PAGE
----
• 1000-yard swim with fins in under 20 minutes
  • At least 70 push-ups within 2 minutes
  • At least 10 pull-ups within two minutes
  • At least 60 curl-ups within two minutes
  • Complete a four-mile run with shoes and pants in under 31 minutes

If they pass this, they move on to the next stage.

Stage 2: Naval Special Warfare Orientation (NSWO)

The next stage is the famous BUD/S training in Coronado, California. This three-week stage helps train prospects in the special operations training lifestyle.

They must finish a brutal obstacle course, improve their swimming skills, and learn the value of perseverance and teamwork. Instructors will begin finding trainees who show high integrity and exceptional skills. They then head to underwater demolition training.

Stage 3: First Phase — Basic Conditioning

Trainees begin "hell week" — 7 weeks of intense training. Here, they'll focus on:

  • Water competency
  • Physical training
  • Mental tenacity
  • Teamwork development
  • Conduct hydrographic survey operations

Every week, performance requirements increase. They'll need to swim more, run more, and complete harder calisthenic exercises. They are timed in intense four-mile runs, two-mile swims, and obstacle courses.

They only get 4 hours of sleep during a five-and-a-half day period. This means they're pushing their body to the limit for 20 hours at a time.

At this point, a significant amount of candidates start dropping out.

Stage 4: Second Phase — Combat Diving

Navy SEALs have to be experts when it comes to operating underwater. This training teaches them to become basic combat swimmers in stressful and uncomfortable environments.

Those that don't enjoy water environments rarely make it through this phase.

Stage 5: Third Phase — Land Warfare Training

Only the strongest candidates with the highest commitment make it to this phase. It has the lowest dropout rate because of this.

This training session focuses on:

  • Patrolling
  • Navigation
  • Demolitions
  • Marksmanship
  • Basic Weapons
  • Rappeling and other combat tactics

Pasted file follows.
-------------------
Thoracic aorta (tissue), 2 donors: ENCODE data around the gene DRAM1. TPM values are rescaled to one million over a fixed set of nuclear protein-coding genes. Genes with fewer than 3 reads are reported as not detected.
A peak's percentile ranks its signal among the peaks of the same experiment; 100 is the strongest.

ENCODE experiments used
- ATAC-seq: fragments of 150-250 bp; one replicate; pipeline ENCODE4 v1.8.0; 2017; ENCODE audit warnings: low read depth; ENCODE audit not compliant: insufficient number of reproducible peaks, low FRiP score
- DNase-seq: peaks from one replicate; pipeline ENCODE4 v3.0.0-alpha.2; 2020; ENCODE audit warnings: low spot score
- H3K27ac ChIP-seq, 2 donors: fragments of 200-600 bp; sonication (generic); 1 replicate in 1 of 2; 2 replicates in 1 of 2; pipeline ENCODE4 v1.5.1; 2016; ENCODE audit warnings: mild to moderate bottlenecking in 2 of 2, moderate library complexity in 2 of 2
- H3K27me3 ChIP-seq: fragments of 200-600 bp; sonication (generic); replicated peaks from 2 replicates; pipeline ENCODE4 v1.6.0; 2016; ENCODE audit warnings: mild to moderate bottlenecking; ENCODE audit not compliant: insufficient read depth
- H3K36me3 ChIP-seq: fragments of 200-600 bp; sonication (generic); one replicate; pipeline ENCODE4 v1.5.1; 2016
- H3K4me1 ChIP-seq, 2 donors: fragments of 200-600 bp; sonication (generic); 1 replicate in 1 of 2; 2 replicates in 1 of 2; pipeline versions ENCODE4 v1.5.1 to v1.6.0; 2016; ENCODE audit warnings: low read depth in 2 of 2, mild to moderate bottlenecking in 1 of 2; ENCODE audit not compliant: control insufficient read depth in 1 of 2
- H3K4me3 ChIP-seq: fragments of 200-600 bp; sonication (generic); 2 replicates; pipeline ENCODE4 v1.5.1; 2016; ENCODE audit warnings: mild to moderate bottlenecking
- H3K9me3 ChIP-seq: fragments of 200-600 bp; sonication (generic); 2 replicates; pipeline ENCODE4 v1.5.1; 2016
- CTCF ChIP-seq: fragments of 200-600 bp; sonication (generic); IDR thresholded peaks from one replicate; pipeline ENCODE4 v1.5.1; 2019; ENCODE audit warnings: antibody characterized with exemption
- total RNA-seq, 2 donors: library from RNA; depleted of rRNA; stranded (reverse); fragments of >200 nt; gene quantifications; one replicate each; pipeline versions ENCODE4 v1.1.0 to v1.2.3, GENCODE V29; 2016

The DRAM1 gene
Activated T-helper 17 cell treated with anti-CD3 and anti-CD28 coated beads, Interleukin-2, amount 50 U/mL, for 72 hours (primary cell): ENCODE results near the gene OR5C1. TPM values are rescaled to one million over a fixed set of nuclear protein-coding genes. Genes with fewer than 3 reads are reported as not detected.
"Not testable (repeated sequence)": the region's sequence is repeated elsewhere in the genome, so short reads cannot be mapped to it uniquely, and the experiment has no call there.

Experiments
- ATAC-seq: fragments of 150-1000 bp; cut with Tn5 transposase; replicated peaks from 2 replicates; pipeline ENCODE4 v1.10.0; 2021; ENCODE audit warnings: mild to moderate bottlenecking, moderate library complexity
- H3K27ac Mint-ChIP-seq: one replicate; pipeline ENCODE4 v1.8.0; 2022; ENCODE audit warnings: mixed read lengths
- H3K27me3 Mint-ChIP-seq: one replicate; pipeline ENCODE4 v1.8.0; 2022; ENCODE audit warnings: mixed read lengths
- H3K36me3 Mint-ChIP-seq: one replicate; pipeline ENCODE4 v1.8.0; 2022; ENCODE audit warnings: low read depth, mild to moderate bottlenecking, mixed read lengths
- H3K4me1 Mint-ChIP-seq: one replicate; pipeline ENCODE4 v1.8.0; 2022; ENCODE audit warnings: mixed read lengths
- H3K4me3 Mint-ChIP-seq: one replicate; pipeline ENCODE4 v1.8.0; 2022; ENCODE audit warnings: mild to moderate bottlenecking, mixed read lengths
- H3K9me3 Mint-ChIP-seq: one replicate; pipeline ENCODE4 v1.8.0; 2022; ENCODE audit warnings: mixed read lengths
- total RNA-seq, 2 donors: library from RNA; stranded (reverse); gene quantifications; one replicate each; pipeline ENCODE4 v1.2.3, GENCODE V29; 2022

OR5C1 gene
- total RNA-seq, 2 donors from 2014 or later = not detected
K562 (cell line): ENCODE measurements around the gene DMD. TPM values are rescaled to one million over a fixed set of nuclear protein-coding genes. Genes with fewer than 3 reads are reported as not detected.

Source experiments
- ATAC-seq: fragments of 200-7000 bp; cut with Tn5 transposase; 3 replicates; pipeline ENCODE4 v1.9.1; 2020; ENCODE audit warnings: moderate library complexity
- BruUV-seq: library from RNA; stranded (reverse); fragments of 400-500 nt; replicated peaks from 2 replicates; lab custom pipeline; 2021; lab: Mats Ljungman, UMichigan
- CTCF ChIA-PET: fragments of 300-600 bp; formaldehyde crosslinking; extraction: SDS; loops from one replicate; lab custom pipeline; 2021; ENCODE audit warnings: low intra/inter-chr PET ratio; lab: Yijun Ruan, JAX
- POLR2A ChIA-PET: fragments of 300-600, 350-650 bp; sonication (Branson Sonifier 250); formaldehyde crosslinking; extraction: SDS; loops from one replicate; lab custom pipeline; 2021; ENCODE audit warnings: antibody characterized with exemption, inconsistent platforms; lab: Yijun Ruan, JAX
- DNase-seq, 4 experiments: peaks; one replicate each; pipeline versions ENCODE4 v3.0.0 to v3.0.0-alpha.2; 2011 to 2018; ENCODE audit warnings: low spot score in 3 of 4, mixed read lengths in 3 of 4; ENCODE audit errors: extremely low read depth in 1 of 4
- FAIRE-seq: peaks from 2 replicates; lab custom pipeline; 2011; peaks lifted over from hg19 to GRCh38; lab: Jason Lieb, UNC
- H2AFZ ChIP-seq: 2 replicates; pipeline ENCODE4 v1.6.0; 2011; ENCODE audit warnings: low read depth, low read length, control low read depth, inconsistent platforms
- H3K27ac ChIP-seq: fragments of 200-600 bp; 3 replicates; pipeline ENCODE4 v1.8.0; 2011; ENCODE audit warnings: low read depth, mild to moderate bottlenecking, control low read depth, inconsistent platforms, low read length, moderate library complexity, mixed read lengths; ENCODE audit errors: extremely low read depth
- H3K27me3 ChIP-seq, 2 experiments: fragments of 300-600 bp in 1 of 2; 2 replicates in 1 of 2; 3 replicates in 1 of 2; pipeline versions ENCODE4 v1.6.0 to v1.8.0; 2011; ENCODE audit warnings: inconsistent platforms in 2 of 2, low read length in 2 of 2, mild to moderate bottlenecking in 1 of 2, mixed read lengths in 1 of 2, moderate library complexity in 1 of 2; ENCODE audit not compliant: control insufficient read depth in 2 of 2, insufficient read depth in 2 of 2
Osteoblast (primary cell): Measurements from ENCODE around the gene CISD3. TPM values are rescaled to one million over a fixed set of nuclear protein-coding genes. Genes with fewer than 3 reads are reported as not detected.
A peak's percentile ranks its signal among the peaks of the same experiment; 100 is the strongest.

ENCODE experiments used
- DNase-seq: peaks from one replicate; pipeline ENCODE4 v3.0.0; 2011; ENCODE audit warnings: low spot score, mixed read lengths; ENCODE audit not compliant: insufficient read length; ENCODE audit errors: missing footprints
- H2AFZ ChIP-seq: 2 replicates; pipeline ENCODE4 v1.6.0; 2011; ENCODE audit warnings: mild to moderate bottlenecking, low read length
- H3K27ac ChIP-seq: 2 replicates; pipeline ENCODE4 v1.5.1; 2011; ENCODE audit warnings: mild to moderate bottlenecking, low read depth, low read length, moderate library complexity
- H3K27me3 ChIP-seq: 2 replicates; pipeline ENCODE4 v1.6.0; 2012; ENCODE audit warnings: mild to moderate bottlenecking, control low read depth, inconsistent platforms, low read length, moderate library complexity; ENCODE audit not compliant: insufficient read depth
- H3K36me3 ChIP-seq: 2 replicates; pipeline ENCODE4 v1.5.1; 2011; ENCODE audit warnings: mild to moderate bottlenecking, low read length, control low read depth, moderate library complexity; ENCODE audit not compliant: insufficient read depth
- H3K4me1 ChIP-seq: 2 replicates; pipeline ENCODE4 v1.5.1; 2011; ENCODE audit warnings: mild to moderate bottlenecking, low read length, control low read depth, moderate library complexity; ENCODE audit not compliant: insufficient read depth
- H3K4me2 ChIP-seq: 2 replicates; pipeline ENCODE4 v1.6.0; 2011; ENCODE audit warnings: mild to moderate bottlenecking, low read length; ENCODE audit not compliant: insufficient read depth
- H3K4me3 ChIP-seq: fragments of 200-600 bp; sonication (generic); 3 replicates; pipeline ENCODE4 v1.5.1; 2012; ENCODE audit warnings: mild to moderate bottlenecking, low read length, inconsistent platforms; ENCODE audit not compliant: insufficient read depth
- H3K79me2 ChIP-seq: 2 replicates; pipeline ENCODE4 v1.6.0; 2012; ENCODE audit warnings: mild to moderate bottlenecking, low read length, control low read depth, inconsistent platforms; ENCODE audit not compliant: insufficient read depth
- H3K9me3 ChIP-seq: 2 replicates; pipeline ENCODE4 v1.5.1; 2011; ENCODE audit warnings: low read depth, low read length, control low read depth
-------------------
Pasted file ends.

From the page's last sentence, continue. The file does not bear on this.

During this phase, trainees will spend a lot of time in the classroom to learn how to gather and process information in the field. The final three and a half weeks are spent on Catalina Island, practicing what they learned with real missions in a simulated environment.

Stage 6: Seal Qualification Training (SQT)

The final stage of Navy SEAL training is the longest one at 26 weeks. Here, prospects will focus on advanced tactical training.

Stage 6 training includes learning:

  • Weapons training
  • Medical skills
  • Maritime operations
  • Land navigation
  • Small unit tactics
  • Demolitions
  • Cold weather training

SERE training represents survival, evasion, resistance, and escape.

SQT training also qualifies candidates in skills like static-line parachute operations and freefall parachute operations.

When they complete this training, the prospects finally receive their SEAL trident and are assigned to a SEAL team. There, they undergo another year of training until they are finally deployed.

Think You Have What It Takes?

Now that you know how to become a Navy SEAL, do you think you have what it takes to become one of the world's finest military members?

There's only one way to find out. You can start training on your own and see how you compare with the information we've provided above.

If you'd like to learn more and stay up to date with the Navy SEALs, make sure to check out our other articles.